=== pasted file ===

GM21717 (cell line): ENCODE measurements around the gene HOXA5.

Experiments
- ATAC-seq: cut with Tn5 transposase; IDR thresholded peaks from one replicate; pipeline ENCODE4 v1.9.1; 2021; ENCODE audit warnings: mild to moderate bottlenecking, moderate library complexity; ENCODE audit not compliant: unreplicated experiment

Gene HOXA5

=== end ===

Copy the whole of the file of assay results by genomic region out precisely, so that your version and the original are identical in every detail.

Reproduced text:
GM21717 (cell line): ENCODE measurements around the gene HOXA5.

Experiments
- ATAC-seq: cut with Tn5 transposase; IDR thresholded peaks from one replicate; pipeline ENCODE4 v1.9.1; 2021; ENCODE audit warnings: mild to moderate bottlenecking, moderate library complexity; ENCODE audit not compliant: unreplicated experiment

Gene HOXA5